Revelation 17: Key To Interpreting the Book of Revelation?

Revelation 17: Key To Interpreting the Book of Revelation? November 26, 2012

I have mentioned before that Revelation 17:9-10 seems to me to provide decisive evidence against the futurist or “end times” approach to understanding the Book of Revelation.

We got up to chapter 17 of the Book of Revelation in my Sunday school class yesterday, and so we focused attention on that particular set of verses – but also others. Babylon the harlot is explicitly said to represent the city of Rome (17:18), and the beast here comes to denote not so much the Roman Empire as a whole, but the rulers of that Empire.

Interpreters are sometimes puzzled by the antagonism between the woman and the beast in this chapter (17:16). But given all the evidence pointing to the identity of the beast focusing not merely on Roman emperors in general, but in particular on Nero, the reference to the beast/emperor burning the prostitute/city with fire seems to have a fairly obvious reference.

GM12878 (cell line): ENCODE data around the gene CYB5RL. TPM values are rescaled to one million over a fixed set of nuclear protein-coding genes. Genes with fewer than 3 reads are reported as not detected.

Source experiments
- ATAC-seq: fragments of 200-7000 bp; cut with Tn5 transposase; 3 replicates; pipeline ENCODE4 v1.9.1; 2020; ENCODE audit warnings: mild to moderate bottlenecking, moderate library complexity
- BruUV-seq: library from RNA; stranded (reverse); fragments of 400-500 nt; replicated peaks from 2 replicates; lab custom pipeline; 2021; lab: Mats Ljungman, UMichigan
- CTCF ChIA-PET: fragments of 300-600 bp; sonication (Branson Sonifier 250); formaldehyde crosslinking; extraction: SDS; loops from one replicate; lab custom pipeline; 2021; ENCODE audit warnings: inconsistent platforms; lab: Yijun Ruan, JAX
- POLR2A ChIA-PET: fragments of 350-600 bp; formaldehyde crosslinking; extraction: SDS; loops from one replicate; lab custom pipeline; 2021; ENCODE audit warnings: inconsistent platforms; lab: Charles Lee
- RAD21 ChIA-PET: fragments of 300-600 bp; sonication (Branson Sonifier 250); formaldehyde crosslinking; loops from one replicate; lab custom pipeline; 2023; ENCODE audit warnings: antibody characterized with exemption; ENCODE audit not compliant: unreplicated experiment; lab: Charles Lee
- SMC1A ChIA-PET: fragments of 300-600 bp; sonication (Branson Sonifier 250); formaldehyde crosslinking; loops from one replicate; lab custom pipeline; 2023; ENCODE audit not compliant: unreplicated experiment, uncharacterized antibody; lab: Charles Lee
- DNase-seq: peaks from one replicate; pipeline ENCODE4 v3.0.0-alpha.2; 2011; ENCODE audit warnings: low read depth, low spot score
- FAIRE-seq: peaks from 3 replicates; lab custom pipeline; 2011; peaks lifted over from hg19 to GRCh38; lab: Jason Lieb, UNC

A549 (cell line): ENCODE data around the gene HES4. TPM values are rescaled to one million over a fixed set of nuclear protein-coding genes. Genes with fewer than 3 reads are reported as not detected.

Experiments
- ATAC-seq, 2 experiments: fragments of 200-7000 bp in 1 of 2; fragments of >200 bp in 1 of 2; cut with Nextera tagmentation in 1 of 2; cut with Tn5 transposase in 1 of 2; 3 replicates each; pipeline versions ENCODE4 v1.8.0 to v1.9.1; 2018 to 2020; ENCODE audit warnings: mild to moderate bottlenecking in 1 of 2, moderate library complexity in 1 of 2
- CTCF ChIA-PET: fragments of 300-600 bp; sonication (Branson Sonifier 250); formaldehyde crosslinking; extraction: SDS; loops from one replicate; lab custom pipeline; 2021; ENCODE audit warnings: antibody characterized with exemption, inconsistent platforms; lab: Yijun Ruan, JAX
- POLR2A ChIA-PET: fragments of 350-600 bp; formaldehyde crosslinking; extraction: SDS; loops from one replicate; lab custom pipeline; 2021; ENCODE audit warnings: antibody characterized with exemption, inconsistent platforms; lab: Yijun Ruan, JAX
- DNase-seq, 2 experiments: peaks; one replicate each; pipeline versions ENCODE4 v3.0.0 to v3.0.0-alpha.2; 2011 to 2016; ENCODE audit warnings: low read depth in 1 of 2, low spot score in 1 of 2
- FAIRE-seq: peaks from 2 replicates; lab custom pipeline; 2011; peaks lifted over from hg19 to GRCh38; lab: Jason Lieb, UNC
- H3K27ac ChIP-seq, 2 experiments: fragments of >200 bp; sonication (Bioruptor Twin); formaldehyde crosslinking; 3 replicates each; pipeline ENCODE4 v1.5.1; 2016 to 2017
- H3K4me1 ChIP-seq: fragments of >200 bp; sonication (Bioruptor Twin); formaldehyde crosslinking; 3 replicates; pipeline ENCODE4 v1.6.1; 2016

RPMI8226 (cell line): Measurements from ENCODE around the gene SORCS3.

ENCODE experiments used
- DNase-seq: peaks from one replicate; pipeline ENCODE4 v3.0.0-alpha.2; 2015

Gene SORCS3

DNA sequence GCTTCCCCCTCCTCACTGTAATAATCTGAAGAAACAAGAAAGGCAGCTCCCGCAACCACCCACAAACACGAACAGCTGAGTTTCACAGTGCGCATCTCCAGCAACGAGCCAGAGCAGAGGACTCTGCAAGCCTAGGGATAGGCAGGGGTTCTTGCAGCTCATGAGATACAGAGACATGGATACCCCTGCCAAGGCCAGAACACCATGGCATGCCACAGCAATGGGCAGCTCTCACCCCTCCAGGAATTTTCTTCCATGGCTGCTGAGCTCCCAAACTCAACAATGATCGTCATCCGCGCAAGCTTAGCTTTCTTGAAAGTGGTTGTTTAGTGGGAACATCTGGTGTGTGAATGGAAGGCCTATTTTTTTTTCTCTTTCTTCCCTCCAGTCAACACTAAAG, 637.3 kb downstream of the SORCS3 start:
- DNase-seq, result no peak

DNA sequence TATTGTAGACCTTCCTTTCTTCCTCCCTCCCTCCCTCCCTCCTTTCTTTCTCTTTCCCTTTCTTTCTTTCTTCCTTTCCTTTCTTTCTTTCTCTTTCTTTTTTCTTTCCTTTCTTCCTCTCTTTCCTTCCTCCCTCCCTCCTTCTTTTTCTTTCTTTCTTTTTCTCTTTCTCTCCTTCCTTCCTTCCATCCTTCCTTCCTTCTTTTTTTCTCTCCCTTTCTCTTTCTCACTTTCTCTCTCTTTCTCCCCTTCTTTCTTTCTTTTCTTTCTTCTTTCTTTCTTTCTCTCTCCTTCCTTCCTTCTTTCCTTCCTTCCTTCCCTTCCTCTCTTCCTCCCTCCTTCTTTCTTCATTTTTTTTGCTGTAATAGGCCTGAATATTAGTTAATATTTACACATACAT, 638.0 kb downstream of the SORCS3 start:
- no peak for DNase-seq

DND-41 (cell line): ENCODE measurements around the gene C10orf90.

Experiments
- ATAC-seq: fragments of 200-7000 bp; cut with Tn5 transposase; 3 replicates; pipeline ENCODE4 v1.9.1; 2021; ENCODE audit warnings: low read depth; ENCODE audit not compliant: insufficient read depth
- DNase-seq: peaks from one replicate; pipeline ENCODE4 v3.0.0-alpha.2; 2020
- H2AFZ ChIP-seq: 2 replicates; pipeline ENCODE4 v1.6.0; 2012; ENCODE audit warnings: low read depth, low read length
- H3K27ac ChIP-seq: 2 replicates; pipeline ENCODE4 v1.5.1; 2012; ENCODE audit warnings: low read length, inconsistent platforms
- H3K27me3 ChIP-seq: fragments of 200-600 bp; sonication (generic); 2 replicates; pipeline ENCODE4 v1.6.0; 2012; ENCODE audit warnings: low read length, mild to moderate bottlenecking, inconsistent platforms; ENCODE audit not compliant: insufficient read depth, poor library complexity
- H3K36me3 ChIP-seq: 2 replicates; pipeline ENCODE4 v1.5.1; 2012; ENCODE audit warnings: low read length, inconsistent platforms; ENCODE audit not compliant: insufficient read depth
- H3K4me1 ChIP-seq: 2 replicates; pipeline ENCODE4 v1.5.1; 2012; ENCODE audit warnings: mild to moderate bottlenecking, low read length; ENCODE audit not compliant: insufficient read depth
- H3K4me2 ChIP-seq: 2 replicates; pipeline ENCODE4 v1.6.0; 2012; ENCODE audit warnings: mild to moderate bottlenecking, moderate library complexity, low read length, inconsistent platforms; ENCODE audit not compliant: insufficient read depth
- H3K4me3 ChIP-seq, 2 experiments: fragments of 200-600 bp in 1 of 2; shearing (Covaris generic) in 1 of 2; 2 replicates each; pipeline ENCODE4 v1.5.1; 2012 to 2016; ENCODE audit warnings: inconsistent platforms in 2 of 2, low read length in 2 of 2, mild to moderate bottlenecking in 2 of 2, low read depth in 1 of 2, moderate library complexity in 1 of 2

What do readers think? Is Revelation 17, with its explicit statement that one of the kings represented by the beast was ruling in John’s own time, its reference to seven hills and thus to Rome, and its reference to the ruler burning the city with fire, not the most important evidence we have regarding how to best approach and interpret the Book of Revelation? Does it not make clear that we should seek meanings for its symbols in the author’s and original readers’ time, rather than our own?

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